Monday, 26 May 2008

Finishing up

When I finished writing my answers, I'd get a feeling like this picture. Rays of tranquility, the stillness of having finished...aaah it's all over.

The trouble is I got this feeling prematurely: when you finish writing you still have one job to do. Checking it over. If I am honest, not every essay I wrote in exams was read through and checked either because I ran out of time or steam (or had lapsed into a world of romanticised classical imagery.)

This is bad time management and a bad attitude to have. On those essays I did check over I always found a slew of glaring errors. On the ones that didn't get the once over I probably cost myself. I would advise you hold off the feeling of relief at the end of writing for a bit longer and leave yourself a couple of mins at the end of an essay to go back over and brush it up. Silly mistakes upset markers - and grumpy markers get stingy with marks.

The first five mins

Read the questions sloooowwwly

When the exam starts read the questions carefully. Sounds bleedin' obvious, doesn't it? But panic does funny things to us. Time feels like it's slipping away and reading the questions speedily is the outcome of this feeling. Besides, what you nod at here isn't often what you actually do. To make sure I read them properly, I didn't read them 'in my head' but as if I were reading them out loud, just with no volume.

I'd spend 2 minutes reading the questions over and over. Sometimes one will jump out and give you a big wet kiss, other times it will twist in front of your eyes, changing shape every time you look at it.

I like to choose both questions before I start under the belief that somewhere some portion of my brain might be thinking about the other question sub-consciously whilst I answer the other (I have no idea whether this is true, it just seems like it might be from experience).

Put your answer's gist in a nutshell

Before embarking on your answer have a casual sentence or two in your head to sum up what your main argument will be. Some examples:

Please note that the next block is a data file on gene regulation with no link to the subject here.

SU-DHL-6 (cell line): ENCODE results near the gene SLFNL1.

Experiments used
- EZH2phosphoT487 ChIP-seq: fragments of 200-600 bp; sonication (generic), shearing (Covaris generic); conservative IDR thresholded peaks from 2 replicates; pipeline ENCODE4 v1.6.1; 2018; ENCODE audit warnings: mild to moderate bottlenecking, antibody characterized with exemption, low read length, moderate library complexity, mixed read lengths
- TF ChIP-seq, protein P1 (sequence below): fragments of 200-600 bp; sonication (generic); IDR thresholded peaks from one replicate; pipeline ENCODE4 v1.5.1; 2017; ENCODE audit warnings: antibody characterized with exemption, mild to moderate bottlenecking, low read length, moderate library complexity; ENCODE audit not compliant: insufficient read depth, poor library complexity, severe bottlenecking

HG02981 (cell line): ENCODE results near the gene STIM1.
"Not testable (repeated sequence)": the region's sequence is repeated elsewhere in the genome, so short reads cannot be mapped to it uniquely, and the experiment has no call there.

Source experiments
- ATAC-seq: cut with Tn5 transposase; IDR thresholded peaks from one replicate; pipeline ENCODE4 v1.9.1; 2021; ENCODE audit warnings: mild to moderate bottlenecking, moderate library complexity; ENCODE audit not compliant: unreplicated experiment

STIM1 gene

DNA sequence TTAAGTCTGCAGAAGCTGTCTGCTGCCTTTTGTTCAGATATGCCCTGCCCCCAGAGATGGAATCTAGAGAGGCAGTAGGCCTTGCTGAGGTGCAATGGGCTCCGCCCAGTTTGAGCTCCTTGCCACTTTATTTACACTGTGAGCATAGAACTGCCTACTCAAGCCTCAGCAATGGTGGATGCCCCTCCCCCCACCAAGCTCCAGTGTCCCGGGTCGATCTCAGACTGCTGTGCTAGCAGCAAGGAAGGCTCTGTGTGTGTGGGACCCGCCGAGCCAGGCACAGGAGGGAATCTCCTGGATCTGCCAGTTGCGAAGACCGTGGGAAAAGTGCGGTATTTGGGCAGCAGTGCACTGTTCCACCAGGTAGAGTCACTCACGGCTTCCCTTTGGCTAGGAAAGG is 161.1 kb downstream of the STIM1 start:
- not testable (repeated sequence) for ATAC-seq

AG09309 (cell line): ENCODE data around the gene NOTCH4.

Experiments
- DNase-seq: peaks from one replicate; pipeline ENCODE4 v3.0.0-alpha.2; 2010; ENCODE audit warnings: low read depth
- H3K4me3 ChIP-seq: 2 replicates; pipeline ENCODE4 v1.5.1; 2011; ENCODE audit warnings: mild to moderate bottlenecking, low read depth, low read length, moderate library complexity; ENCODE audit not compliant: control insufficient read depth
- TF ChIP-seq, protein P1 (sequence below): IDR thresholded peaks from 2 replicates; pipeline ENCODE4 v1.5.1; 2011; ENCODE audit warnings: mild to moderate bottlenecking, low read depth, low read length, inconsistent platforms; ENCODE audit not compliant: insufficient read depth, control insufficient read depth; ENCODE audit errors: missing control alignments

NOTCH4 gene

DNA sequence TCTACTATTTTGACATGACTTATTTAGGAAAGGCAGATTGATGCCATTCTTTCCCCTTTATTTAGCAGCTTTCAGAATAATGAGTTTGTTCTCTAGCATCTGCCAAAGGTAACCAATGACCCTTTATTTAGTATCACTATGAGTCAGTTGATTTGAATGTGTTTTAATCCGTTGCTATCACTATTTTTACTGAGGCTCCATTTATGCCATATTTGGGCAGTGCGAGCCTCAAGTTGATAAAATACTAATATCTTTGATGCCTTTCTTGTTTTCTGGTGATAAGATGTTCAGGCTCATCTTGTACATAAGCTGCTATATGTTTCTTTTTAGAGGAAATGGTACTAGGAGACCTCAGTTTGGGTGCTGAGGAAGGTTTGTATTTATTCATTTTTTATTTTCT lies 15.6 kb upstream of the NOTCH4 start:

• [Human Factors & Error] 'Sure, human error is unavoidable but user-centred design can make systems more tolerant of error'
  • [Neuropsychiatry] 'Yes, psychiatry and neurology should be merged for theoretical reasons (they both deal with breakdowns in the same system)
For people confident with their stuff, I'd advise adding on a modifier to this mental statement. This will refine your argument, show caution (a good thing) and tick the box for critical analysis. Building on the examples I gave you a moment ago:
  • [Human Factors & Error] '...While systems can be polished, we must not forget - and remove all the blame from - humans: as operators, their cognitive systems can be polished too by training';
  • [Neuropsychiatry] '...Whilst Neuropsychiatry is theoretically ideal it may be practically impossible to be sufficiently expert in. Therefore, although the two should be reunited, the sub-disciplines of psychiatry and neurology should exist within the framework of neuropsychiatry';
If you do this, what you have is the last sentence of your introduction and the spine of your essay which you can add the muscle to when you are writing it. It will keep you focused.

If you are write-down-plan sort of person spend the next few mins making that. If you are a do-it-in-your-head-plan type (like me) make sure it's solid and then start writing...

Before the exam

Avoid the wafts of panic that hang outside exams; find somewhere quiet and unflustered

Outside the exam ignore those people. You know the ones. Well-prepared but nevertheless spreading their own brand of insecure worry-vibes out on a strong frequency. Get your desk number and picture where your desk will be in the room.

Then relax, perhaps find your revision buddies, talk about general course issues, the news, where you are going to eat after the exam, a few major references etc. This mix of getting into the intellectual groove whilst soothing the nerves is best.

Now, when you walk in you should be calm and confident and not letting nerves frazzle your mind and serve up blocks. On the other hand, a bit of natural edge is good. You don't want to be so completely relaxed you feel like a kip.

When you get in you can make a bee-line to your desk, as you know its location, and exploit the time at the start to get ready and even think about your answers if they are showing (n.b. useful skill to be able to read back-to-front text through paper. Or, just turn the question sheet over. Technically, there is nothing saying you shouldn't; it's just one of those funny obedience to authority things that we assume we can't. Do what you want - don't hold me responsible if some adjudicator elbow drops you.)

Keep the contents of your desk to a minimum. Check for table wobbles. Head up your booklets. Open any drinks or snacks before. Crackling or the "ft-sssss" of a bottle opening isn't appreciated during the exam. Hydrate before, not during.

You should be calm, ready and excited. Panic will be detrimental. So will apathy. Now the exam starts...

Exam technique

"Two point drop-down....There it is."

'Any tips on exam technique?' seems to be the question of the moment.

Technique is very important. It's the bottleneck through which all your knowledge must squeeze.